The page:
Lou Gehrig's disease
Last Updated: July 14th, 2008
What is a Lou Gehrig's disease?
Lou Gehrig's disease, usually called amyotrophic lateral sclerosis (ALS), is a chronic and progressive neurological disease that is often fatal.
Lou Gehrig's disease affects both upper and lower motor neurons, causing them to degenerate and die. As the disease progresses movement becomes increasingly difficult and ultimately swallowing and breathing are severely impaired.
Most often, the individual affected retains full control of their mind and personality, although communication becomes extremely difficult. Patients are trapped in a body that no longer responds.
Approximately a quarter of cases are bulbar onset whereby the individual has difficult speaking or swallowing. Three quarters of Lou Gehrig's disease are limb onset and the person has trouble walking, or will notice problems in balance, tripping or falling.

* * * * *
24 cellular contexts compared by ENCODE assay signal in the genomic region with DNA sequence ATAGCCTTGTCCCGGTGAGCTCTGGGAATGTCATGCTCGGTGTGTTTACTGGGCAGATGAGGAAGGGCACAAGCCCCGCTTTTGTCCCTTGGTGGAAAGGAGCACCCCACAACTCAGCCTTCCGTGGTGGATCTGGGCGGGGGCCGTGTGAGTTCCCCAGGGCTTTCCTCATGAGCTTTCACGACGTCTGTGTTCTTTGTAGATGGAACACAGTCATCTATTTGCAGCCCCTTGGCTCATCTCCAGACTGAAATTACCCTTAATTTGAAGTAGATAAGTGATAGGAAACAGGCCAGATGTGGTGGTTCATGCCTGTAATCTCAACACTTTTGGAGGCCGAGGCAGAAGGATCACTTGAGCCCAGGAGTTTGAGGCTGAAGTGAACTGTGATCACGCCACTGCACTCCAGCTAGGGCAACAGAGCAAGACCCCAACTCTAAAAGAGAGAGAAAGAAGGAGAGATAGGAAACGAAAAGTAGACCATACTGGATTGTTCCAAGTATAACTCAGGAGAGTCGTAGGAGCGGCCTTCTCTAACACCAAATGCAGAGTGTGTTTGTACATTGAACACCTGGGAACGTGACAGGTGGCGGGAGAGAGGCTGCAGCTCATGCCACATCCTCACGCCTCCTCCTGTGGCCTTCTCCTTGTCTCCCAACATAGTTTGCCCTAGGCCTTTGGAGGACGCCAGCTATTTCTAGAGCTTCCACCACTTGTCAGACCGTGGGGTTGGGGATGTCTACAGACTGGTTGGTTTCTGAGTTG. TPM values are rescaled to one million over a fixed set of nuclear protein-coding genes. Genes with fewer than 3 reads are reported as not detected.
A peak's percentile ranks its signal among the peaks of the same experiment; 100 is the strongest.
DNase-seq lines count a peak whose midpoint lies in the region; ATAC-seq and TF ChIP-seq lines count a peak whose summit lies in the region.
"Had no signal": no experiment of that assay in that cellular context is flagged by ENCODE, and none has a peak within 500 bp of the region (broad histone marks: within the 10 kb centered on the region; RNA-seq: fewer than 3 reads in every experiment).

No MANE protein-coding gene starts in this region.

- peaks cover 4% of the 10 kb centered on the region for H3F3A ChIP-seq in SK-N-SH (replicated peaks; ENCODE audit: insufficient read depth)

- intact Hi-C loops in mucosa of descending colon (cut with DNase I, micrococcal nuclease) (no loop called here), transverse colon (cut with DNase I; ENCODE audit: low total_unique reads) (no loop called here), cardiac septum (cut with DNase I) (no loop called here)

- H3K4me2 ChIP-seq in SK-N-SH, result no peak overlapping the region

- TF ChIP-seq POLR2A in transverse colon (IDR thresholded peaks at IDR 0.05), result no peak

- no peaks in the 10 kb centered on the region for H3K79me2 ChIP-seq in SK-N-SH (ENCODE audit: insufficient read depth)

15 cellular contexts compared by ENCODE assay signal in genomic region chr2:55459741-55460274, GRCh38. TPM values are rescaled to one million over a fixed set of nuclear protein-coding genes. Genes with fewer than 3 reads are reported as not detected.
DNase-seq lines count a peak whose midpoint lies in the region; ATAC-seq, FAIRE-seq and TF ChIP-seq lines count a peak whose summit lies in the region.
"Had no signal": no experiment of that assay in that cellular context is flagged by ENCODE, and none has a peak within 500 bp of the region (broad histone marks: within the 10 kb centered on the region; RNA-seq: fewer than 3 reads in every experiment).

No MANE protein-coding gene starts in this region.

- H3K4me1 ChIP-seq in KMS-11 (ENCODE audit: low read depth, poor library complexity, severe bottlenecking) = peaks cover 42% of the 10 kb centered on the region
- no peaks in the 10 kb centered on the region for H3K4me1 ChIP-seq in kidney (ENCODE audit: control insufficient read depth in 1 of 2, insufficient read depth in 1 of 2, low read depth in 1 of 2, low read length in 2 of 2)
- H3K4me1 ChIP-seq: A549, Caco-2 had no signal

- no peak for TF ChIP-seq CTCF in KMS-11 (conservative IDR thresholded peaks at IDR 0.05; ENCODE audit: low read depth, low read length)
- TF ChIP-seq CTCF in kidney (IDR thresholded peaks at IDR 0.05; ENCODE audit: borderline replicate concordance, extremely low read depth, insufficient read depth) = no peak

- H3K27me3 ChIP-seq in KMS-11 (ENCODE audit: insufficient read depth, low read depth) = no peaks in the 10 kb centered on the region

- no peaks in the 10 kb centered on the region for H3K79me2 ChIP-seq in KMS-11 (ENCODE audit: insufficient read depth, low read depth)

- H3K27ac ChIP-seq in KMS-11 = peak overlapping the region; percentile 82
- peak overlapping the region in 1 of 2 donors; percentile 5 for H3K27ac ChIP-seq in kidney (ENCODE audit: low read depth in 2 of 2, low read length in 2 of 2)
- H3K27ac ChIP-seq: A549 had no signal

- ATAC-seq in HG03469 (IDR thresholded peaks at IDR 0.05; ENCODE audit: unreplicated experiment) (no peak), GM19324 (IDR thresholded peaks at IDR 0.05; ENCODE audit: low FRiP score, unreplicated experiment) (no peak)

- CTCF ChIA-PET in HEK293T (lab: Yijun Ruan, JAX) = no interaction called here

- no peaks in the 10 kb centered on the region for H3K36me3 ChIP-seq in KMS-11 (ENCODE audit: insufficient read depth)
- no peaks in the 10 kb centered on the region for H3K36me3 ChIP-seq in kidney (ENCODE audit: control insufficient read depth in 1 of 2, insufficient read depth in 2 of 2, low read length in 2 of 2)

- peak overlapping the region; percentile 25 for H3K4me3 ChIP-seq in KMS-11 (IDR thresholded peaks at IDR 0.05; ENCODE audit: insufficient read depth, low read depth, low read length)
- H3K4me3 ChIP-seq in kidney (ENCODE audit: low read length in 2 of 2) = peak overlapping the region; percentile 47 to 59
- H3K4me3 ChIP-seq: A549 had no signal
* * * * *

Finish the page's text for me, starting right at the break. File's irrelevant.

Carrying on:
What are the major categories of Lou Gehrig's disease?
What are the signs and symptoms of Lou Gehrig's disease?
Affects of ALS can be seen in any of the following: legs, arms, torso (limb onset) and/or areas above the neck (bulbar onset).
Signs of motor neuron disease include difficulty swallowing, loss of balance, inability to control legs or arms, spasticity, brisk reflexes, muscle weakness or muscle atropy.
Feel you may be affected?
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